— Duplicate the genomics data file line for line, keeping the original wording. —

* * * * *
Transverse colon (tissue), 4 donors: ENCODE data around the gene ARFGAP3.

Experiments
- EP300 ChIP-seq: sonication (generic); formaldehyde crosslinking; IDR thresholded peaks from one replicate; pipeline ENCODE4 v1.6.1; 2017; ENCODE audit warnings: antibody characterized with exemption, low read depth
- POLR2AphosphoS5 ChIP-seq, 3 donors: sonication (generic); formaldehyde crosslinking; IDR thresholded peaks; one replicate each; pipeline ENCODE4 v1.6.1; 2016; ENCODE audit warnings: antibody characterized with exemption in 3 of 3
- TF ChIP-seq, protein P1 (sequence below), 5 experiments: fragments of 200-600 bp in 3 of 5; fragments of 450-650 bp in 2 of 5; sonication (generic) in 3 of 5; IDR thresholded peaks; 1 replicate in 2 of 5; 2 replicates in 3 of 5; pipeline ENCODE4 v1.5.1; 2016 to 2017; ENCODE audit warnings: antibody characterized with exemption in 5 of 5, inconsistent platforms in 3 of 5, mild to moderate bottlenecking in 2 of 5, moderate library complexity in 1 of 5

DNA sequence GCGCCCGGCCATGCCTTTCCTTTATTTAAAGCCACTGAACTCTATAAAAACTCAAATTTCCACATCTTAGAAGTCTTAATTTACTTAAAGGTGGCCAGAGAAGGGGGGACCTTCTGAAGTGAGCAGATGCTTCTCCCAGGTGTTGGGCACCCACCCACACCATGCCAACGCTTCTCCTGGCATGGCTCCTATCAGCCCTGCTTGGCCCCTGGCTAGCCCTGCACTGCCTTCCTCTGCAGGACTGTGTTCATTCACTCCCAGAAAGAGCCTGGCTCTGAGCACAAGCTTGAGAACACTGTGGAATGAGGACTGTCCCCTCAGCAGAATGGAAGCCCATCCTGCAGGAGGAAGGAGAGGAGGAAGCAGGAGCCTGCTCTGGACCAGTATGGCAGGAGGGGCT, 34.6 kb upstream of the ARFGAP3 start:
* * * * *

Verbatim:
Transverse colon (tissue), 4 donors: ENCODE data around the gene ARFGAP3.

Experiments
- EP300 ChIP-seq: sonication (generic); formaldehyde crosslinking; IDR thresholded peaks from one replicate; pipeline ENCODE4 v1.6.1; 2017; ENCODE audit warnings: antibody characterized with exemption, low read depth
- POLR2AphosphoS5 ChIP-seq, 3 donors: sonication (generic); formaldehyde crosslinking; IDR thresholded peaks; one replicate each; pipeline ENCODE4 v1.6.1; 2016; ENCODE audit warnings: antibody characterized with exemption in 3 of 3
- TF ChIP-seq, protein P1 (sequence below), 5 experiments: fragments of 200-600 bp in 3 of 5; fragments of 450-650 bp in 2 of 5; sonication (generic) in 3 of 5; IDR thresholded peaks; 1 replicate in 2 of 5; 2 replicates in 3 of 5; pipeline ENCODE4 v1.5.1; 2016 to 2017; ENCODE audit warnings: antibody characterized with exemption in 5 of 5, inconsistent platforms in 3 of 5, mild to moderate bottlenecking in 2 of 5, moderate library complexity in 1 of 5

DNA sequence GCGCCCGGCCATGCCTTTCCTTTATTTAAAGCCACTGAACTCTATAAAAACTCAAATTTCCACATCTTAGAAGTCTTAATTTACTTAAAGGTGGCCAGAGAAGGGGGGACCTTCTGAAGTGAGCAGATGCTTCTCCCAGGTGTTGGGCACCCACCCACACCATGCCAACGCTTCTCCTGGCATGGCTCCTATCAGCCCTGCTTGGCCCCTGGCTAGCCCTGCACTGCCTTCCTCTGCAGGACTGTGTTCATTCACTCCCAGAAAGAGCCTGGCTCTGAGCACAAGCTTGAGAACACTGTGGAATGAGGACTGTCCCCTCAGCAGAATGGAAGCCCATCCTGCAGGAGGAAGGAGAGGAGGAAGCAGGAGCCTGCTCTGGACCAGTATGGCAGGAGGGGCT, 34.6 kb upstream of the ARFGAP3 start: